Coal is a current option that can be made better. Closed loop energy systems are the only sustainable option otherwise we are messing with one system or another in planetary dynamics. Then again, if we don't truly understand the nature of climatic stability we can't determine if it is out of control.


July 16, 2008 10:54 PM Forum: Polls

You have to choose one for your backyard to help in the energy crisis

Posted By Guy Jordan

Richard -

I've missed points before, and did not intend to offend you in the least. Your knowledge no doubt exceeds mine on these issues at least. Debates help me to flesh out my understanding but I loose track sometimes. Maybe that's laughable. Clean coal may be less tangible than I was aware of but that doesn't diminish coal's value as an energy source.

I didn't think I missed your point about conservation and I conserve what I can though I'm sure your point wasn't directed personally. Nevertheless I already don't go on vacations, or buy cars frequently (7 and 8 year old boring cars). Or even shop much. But I cool the house at 78 most of the summer and heat it to 75 most of the winter so I'm not neutral. Conservation will only go so far and the reality is most people won't unless they have to financially. I'm already poor.

I don't think my block on sources is a mess; but it is not polished. MY point is there are strikes against all the options, including conservation. Some problems I relayed are minor and some are major but these concerns, and others, are valid.

Conservation is good for some reasons and noble for others but it won't happen across the board until it hurts too much to not conserve. Old homes leak too much for modern energy costs and thermal mass is only comfortable with mild temperature variation. For example, my parents lived in an earth bermed home for years. The selling point was that the ground is always about 55 degrees below the frost line so it is cheaper to heat and cool from that point. The cooling part worked only so far but unfortunately the designer failed to recognize the mass of earth at 55 degrees was not going to heat up very easily. My folks were very cold in the winter and Minnesota has long winters.

How much energy do we need to conserve to eliminate dependence on fossil fuels? What are the comprehensive plans that make my concerns invalid?
Who lives and who dies? I'm looking for answers too, doing a lot of reading actually, and know there of no one solution.

You said; "After all, this country was built before there was air conditioning or cars." Cars have been part of this country for about half its existence and most of our society is built around them. AC is essential for a lot of the developed real estate in the world. I'd like to hold off the revolution for a while to give real innovation a chance here.

I'd rather we had the will to find that Star Trek solution but if the doom sayers are right it might be an apocalypse instead.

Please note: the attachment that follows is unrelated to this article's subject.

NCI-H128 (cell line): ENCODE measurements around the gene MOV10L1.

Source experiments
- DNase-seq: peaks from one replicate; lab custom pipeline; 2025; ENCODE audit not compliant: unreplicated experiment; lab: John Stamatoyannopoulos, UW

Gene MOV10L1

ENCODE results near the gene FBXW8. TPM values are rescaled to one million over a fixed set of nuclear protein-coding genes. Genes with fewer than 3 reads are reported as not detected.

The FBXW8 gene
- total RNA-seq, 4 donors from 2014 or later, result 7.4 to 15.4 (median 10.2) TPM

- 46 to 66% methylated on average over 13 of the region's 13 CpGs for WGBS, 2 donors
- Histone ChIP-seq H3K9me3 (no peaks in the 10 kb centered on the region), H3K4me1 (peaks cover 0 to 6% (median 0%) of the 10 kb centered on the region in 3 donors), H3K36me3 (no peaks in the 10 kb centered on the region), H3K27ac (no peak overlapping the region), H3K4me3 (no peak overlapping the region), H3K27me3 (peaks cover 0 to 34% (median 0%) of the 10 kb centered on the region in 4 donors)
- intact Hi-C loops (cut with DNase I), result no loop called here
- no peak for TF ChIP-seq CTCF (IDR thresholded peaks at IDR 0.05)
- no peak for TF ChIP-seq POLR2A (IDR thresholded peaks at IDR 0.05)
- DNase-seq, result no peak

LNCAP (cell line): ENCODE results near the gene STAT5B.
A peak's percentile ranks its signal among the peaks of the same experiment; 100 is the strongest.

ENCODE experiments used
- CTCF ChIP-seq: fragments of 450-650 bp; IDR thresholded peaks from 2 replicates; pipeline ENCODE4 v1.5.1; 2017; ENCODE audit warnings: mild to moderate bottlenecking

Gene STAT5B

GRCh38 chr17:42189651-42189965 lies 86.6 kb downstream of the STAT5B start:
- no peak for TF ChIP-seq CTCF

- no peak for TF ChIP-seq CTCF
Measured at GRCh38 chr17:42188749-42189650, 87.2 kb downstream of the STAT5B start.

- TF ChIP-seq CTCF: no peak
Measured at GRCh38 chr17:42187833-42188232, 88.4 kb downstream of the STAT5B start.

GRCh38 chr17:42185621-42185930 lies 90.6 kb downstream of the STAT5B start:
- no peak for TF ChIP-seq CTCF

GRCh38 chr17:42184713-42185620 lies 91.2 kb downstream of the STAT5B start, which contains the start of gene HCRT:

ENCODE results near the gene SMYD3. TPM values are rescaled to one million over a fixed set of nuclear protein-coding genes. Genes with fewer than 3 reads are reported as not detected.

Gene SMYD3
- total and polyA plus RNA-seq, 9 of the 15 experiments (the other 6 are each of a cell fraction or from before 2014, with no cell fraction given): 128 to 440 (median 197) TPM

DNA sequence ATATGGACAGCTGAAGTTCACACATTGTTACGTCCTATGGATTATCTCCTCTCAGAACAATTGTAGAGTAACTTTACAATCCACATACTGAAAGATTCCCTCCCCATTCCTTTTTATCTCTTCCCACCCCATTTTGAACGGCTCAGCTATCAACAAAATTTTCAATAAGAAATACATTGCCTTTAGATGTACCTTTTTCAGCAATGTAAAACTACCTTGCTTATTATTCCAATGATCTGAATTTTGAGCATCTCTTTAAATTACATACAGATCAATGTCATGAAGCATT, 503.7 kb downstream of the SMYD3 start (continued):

July 16, 2008 11:14 PM Forum: Polls

You have to choose one for your backyard to help in the energy crisis

Posted By Guy Jordan

Joe Bergeron said: live in a culture sane enough to actually build houses suited to their environment...not one that builds the same flimsy shacks everywhere, in all climates, houses so poor at providing shelter that they are uninhabitable without massive energy inputs. Some corner of creation must contain a paradise where people are smart enough to do that.

We are too mobile for that. If we planned to stay in our homes for decades then long-term solutions would be more obvious. As ii is a system or design upgrade that has even a 10 year payback doesn't make financial sense if you will relocate in 5 and the next buyer won't value the upgrade.

September 7, 2008 03:12 PM Forum: Polls

In 50 years who is the leader in space exploration?

Posted By Guy Jordan

If so, I win... Yea me.

"Just because I'm paranoid doesn't mean they aren't out to get me." -I don't know who


(ps, don't forget about Venera)

Richard Wright said:

We are measuring the diameter of our paranoia.

Philip Davis said:

I think I must have missed something.
Who put humans on the moon? Who has sent more than one successful lander to Mars? Who has sent probes to Mercury & Venus? Who has sent probes to the larger planets and finally out of the solar system? Has China done 30+% of that [as of 9/4/08]? Russia deserves a sentimental vote for Sputnik and for first putting people in space around Earth.
What are we measuring here? :S

September 7, 2008 05:33 PM Forum: Polls

The QUESTION - some of you shouldn't look - you have been warned

Posted By Guy Jordan

I may not agree with everything McCain offers but I agree with almost nothing Obama brings.

I won't stump for it here, opinions are too set.


September 17, 2008 08:48 PM Forum: Polls

The fundamentals of our economy are ---

Posted By Guy Jordan

Our fundamentals are so strong that we can, and do, debate options endlessly and go right on "making it work". They are so strong we've walked away from many of them and what is left still makes things work for anyone willing to put effort in. There are so many chinks in the armor yes but the foundations are still strong. When the polls say half the people want 'A' and half want 'B' there is no mandate for fundamental change.

To me the bigger issue is mediocrity. The pale blandness of cheaper = better, and "not in my back yard"-isms corrode more than a wrong turn ever does. The debates are factually weak and philosophically strong because there is no major wrong turn to fix...